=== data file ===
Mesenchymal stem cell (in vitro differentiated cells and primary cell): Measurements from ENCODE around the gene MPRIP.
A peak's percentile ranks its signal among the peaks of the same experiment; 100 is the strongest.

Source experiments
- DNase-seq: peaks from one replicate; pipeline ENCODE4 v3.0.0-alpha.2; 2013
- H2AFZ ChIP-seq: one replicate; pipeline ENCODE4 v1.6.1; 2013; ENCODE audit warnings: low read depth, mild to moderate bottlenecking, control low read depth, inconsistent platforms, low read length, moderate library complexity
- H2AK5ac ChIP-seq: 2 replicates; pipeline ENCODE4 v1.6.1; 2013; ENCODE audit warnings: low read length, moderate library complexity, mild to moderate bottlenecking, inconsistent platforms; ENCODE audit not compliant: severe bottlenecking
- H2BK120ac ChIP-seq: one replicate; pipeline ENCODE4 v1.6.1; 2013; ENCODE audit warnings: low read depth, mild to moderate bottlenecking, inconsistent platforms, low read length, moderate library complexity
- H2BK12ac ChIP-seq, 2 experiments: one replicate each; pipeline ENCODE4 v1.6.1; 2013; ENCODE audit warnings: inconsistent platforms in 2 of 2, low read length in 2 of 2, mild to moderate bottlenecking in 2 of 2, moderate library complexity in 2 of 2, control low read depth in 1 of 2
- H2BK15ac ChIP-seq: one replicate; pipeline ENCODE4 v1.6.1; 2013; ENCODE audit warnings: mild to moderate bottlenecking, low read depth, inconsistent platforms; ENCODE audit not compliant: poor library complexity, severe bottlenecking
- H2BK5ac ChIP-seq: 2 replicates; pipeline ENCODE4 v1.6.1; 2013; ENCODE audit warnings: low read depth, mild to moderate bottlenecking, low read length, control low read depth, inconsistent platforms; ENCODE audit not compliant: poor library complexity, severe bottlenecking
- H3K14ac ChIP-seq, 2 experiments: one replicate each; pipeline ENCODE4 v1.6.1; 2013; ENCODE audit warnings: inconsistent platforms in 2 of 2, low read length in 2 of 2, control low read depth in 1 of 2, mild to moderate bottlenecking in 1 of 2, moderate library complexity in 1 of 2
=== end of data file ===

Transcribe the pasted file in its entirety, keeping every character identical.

Mesenchymal stem cell (in vitro differentiated cells and primary cell): Measurements from ENCODE around the gene MPRIP.
A peak's percentile ranks its signal among the peaks of the same experiment; 100 is the strongest.

Source experiments
- DNase-seq: peaks from one replicate; pipeline ENCODE4 v3.0.0-alpha.2; 2013
- H2AFZ ChIP-seq: one replicate; pipeline ENCODE4 v1.6.1; 2013; ENCODE audit warnings: low read depth, mild to moderate bottlenecking, control low read depth, inconsistent platforms, low read length, moderate library complexity
- H2AK5ac ChIP-seq: 2 replicates; pipeline ENCODE4 v1.6.1; 2013; ENCODE audit warnings: low read length, moderate library complexity, mild to moderate bottlenecking, inconsistent platforms; ENCODE audit not compliant: severe bottlenecking
- H2BK120ac ChIP-seq: one replicate; pipeline ENCODE4 v1.6.1; 2013; ENCODE audit warnings: low read depth, mild to moderate bottlenecking, inconsistent platforms, low read length, moderate library complexity
- H2BK12ac ChIP-seq, 2 experiments: one replicate each; pipeline ENCODE4 v1.6.1; 2013; ENCODE audit warnings: inconsistent platforms in 2 of 2, low read length in 2 of 2, mild to moderate bottlenecking in 2 of 2, moderate library complexity in 2 of 2, control low read depth in 1 of 2
- H2BK15ac ChIP-seq: one replicate; pipeline ENCODE4 v1.6.1; 2013; ENCODE audit warnings: mild to moderate bottlenecking, low read depth, inconsistent platforms; ENCODE audit not compliant: poor library complexity, severe bottlenecking
- H2BK5ac ChIP-seq: 2 replicates; pipeline ENCODE4 v1.6.1; 2013; ENCODE audit warnings: low read depth, mild to moderate bottlenecking, low read length, control low read depth, inconsistent platforms; ENCODE audit not compliant: poor library complexity, severe bottlenecking
- H3K14ac ChIP-seq, 2 experiments: one replicate each; pipeline ENCODE4 v1.6.1; 2013; ENCODE audit warnings: inconsistent platforms in 2 of 2, low read length in 2 of 2, control low read depth in 1 of 2, mild to moderate bottlenecking in 1 of 2, moderate library complexity in 1 of 2